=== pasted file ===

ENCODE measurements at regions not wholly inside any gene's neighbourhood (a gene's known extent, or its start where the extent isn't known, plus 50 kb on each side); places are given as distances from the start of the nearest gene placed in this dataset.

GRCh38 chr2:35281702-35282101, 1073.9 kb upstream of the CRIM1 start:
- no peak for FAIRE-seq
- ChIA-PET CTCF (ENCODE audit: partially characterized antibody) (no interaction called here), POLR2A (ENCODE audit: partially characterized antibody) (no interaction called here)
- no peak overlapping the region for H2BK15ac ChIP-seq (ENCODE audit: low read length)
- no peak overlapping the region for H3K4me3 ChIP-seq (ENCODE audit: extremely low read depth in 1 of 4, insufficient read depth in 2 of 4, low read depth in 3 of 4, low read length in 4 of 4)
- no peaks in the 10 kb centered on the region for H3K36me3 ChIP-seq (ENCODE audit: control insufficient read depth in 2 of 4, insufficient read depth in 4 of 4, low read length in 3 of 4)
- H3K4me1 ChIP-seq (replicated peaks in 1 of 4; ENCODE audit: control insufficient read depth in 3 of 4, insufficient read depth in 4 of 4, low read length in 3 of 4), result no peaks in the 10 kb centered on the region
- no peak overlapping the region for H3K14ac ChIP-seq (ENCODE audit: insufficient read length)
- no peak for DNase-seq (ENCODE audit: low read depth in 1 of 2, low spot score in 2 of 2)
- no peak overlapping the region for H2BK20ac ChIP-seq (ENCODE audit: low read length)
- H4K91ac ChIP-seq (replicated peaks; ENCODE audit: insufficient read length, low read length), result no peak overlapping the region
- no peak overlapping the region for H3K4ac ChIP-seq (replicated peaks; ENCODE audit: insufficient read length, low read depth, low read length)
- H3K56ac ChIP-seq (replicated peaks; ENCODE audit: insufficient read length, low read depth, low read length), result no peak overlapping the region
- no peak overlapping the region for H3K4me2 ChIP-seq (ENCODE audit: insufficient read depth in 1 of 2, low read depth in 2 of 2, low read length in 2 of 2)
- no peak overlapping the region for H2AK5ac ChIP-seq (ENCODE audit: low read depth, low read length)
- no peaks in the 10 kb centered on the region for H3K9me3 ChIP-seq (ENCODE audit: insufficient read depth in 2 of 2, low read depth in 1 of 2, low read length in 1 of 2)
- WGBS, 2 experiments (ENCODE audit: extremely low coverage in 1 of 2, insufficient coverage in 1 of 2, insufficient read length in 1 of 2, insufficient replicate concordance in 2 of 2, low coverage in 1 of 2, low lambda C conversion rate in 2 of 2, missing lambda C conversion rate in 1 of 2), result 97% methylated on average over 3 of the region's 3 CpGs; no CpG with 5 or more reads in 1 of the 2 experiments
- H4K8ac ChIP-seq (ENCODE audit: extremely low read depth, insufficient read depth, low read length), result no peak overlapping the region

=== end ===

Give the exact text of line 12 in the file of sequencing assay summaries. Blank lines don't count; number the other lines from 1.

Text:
- H4K91ac ChIP-seq (replicated peaks; ENCODE audit: insufficient read length, low read length), result no peak overlapping the region